Food Value of Milk

Food Value of Milk
No single food is as widely known around the world as milk. In the United States, people consume more milk than any other beverage except water. One important reason for this is that milk is a leading source of many nutrients. Milk is also used as basic ingredient in many other foods and recipes, from soups to desserts. Think about all the foods you eat that contain milk.

Food Value of Milk

Do you like yogurt? Do you find yourself snacking on cheese? These are two of the milk products that you can use to help satisfy your daily milk requirements. Without consuming milk in some form, you would find it difficult to get the minerals — especially calcium — that your body needs. In addition, milk and milk products contain some of most nutrients required by the body.

Protein - These are two main proteins in milk — casein and lactalbumin. These are complete proteins. A liter (1.06 quarts) of milk supplies more than the daily requirement of five essential amino acids and over half of the daily requirement of the three other essential amino acids.

Carbohydrate - The sugar in milk is called lactose. Lactose is found only in milk. It helps the body absorb calcium and phosphorus and use vitamin D. In the body, lactose is changed to two other sugars; these are galactose and glucose. Galactose is necessary for healthy brain and nerve tissue. Glucose supplies energy.

Yogurt has only half the lactose of pure milk. Most ripened, or aged, cheeses contain small amounts of lactose. 

Some people lack the enzyme that is necessary to digest the lactose in milk. The enzyme is called lactase. Without lactase, lactose passes through the body, causing intestinal problems. This is apt to be the case among adult Black,s Asians; the Innuit, and people of the Near and Far East. People who have been processed to reduce or remove its lactose. They also use smaller amounts of milk products than are usually recommended for most people.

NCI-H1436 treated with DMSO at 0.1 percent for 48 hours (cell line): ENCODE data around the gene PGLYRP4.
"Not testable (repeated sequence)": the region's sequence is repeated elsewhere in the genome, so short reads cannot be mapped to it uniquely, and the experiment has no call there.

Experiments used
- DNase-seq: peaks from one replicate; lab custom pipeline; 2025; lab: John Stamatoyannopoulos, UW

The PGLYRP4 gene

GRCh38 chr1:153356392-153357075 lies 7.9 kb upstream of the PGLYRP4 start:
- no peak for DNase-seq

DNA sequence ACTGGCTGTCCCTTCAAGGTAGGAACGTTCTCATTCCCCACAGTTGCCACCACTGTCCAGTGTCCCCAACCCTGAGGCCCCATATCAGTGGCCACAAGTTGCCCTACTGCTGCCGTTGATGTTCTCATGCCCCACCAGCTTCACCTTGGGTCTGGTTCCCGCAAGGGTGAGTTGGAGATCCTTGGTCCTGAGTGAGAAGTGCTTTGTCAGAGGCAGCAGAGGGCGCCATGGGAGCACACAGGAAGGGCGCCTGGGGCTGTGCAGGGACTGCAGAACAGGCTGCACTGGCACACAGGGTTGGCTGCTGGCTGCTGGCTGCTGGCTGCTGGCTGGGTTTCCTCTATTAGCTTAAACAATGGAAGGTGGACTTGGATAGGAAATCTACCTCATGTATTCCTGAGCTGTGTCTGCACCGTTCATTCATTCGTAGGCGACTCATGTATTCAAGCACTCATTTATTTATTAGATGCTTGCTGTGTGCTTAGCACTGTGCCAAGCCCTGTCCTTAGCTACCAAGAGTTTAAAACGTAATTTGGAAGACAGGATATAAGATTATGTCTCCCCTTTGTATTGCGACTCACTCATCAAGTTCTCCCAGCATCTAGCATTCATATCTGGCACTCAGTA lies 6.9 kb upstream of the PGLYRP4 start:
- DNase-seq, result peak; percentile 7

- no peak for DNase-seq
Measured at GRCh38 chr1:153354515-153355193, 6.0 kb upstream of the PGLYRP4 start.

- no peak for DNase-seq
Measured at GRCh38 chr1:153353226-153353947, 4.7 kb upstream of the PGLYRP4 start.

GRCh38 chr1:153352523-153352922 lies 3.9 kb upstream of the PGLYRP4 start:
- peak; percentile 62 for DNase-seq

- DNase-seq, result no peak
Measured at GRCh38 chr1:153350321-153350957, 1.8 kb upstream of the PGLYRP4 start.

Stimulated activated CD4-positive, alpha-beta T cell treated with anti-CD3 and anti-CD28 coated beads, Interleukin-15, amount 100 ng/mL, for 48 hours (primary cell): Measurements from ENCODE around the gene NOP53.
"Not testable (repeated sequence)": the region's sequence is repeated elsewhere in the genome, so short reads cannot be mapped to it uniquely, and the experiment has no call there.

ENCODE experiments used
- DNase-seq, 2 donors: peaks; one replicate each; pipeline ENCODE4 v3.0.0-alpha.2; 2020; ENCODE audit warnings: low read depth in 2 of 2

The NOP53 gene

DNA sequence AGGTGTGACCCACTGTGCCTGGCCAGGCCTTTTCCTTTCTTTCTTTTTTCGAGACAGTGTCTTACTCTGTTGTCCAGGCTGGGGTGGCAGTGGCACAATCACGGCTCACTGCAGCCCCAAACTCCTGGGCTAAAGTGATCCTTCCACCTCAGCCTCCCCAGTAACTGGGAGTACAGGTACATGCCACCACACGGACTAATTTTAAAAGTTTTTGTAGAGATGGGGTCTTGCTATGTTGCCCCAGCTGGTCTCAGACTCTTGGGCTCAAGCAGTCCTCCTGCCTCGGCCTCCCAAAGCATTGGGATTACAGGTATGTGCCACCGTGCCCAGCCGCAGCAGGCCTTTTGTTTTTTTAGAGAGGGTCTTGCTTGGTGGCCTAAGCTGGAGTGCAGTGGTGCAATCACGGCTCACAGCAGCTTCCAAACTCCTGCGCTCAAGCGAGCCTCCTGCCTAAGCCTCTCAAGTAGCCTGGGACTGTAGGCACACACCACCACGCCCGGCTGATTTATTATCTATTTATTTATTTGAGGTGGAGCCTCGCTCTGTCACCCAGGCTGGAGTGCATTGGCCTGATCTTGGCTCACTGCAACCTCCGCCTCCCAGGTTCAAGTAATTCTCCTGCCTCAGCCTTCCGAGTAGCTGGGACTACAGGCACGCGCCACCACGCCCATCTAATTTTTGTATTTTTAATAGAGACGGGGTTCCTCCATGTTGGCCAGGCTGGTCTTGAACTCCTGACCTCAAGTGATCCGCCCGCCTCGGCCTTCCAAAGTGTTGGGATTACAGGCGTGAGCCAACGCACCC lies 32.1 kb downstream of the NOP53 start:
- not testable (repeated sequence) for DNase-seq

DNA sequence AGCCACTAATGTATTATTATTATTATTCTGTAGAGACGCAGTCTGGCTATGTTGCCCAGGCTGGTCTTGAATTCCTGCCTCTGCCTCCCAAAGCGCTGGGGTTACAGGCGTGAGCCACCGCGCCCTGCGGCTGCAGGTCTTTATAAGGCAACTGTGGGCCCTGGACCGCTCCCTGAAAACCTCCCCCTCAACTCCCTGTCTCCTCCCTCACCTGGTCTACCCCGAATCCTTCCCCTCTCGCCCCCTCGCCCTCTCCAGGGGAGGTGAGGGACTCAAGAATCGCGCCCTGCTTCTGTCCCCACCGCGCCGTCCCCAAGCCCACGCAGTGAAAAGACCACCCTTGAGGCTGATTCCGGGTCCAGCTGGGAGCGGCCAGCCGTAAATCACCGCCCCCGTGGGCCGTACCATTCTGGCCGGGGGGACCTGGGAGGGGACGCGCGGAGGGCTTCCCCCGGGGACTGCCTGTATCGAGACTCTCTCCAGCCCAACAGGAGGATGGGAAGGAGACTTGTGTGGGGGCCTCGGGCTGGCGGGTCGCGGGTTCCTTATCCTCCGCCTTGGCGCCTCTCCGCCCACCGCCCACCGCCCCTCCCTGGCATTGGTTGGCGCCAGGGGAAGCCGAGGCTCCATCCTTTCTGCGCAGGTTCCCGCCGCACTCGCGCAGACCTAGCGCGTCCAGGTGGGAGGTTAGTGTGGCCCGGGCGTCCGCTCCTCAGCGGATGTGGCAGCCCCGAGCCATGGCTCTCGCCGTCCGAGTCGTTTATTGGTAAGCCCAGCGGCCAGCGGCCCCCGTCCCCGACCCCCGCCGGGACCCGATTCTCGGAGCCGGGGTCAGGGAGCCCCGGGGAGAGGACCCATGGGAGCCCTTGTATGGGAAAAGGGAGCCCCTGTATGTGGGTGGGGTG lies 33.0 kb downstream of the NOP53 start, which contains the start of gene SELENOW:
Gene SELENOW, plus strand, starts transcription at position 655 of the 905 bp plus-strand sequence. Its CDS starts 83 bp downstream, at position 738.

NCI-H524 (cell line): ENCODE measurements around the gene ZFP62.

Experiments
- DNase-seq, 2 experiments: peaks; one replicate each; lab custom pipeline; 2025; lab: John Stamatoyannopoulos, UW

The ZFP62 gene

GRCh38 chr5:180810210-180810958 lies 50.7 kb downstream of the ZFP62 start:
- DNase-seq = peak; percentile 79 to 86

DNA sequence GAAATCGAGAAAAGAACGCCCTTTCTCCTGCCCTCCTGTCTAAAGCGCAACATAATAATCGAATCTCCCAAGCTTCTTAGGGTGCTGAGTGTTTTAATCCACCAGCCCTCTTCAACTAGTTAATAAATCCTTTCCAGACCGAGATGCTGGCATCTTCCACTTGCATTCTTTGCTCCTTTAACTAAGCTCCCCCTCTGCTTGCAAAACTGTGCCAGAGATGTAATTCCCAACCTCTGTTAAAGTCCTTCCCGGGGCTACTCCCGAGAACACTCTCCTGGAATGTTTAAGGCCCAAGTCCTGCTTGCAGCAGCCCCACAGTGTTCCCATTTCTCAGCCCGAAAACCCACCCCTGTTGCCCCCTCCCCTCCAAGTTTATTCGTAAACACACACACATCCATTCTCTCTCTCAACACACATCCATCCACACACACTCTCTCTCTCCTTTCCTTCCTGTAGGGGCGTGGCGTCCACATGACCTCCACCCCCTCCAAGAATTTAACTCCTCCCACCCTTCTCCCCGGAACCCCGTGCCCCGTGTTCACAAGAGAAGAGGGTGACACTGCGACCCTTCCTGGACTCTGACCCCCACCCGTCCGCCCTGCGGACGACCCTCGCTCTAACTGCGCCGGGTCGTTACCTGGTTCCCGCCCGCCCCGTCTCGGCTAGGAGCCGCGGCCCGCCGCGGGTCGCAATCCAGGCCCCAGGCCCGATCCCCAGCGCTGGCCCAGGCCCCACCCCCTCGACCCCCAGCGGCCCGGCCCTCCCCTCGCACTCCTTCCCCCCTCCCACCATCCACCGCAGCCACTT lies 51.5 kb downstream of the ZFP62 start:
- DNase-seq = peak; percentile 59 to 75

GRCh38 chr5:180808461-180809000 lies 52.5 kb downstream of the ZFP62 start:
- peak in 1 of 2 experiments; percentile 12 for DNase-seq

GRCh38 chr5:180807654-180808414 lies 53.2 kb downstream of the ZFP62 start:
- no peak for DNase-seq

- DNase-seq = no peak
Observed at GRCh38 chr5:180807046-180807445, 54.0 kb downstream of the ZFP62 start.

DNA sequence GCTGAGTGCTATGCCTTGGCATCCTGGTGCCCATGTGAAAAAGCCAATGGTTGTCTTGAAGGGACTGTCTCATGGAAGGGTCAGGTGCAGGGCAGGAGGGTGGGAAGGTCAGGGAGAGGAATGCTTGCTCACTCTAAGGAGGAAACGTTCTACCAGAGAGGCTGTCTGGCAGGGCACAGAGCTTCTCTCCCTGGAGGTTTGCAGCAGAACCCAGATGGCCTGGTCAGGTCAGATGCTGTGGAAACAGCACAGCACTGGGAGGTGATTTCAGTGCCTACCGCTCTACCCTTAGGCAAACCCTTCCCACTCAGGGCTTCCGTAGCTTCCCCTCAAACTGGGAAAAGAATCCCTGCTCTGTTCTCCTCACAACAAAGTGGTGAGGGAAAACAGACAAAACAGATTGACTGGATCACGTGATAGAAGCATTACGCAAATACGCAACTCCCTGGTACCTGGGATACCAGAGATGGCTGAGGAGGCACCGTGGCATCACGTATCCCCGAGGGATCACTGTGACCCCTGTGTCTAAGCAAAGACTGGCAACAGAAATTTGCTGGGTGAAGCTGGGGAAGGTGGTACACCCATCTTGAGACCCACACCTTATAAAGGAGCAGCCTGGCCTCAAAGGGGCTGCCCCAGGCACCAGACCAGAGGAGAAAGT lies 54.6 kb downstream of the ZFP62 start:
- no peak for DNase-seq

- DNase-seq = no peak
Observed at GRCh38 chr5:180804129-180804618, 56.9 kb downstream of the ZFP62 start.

Fat - The fat in milk is called milk fat or butterfat. Because of the way fatty acids are distributed in it, milk fat is digested more easily than other fats. Milk fat carries large amounts of vitamin A and smaller amounts of the fortified vitamin D. It also contributes calories to milk and helps give milk its distinctive flavor.

Skim milk and non fat dry milk are very low in fat. You can use them in place of whole milk to decrease your calorie intake.

Minerals - Two important minerals in milk are calcium and phosphorus. Milk and many other dairy foods are the main sources of calcium in your diet. Five hundred milliliters ( about 1 pin) of milk supplies about three quarters of the U.S. RDA of calcium for adults. Milk is also a valuable source of phosphorus. Although there is only a small amount of iron in milk, it is in a form that is easily used by the body.

Vitamins - The vitamins in milk are another reason for its excellent food value. Milk is an outstanding source of riboflavin. Milk products, especially cream, are also good source of vitamin A. For the body to make the best use of the calcium and phosphorus in milk, vitamin D must be present. But milk fat contains only a small amount of vitamin D. Therefore, vitamin D is added to almost all milk sold in the United States. The medical profession feels that the use of milk fortified with vitamin D has almost eliminated the bone disease called rickets in the United States.

Milk is fair source of thiamin and contains small amounts of niacing. While milk has only a little niacin, it is in a form that is easily used by the body.

Now you know how important and how good milk for you, go grab yourself a glass of milk every breakfast or before going to bed.

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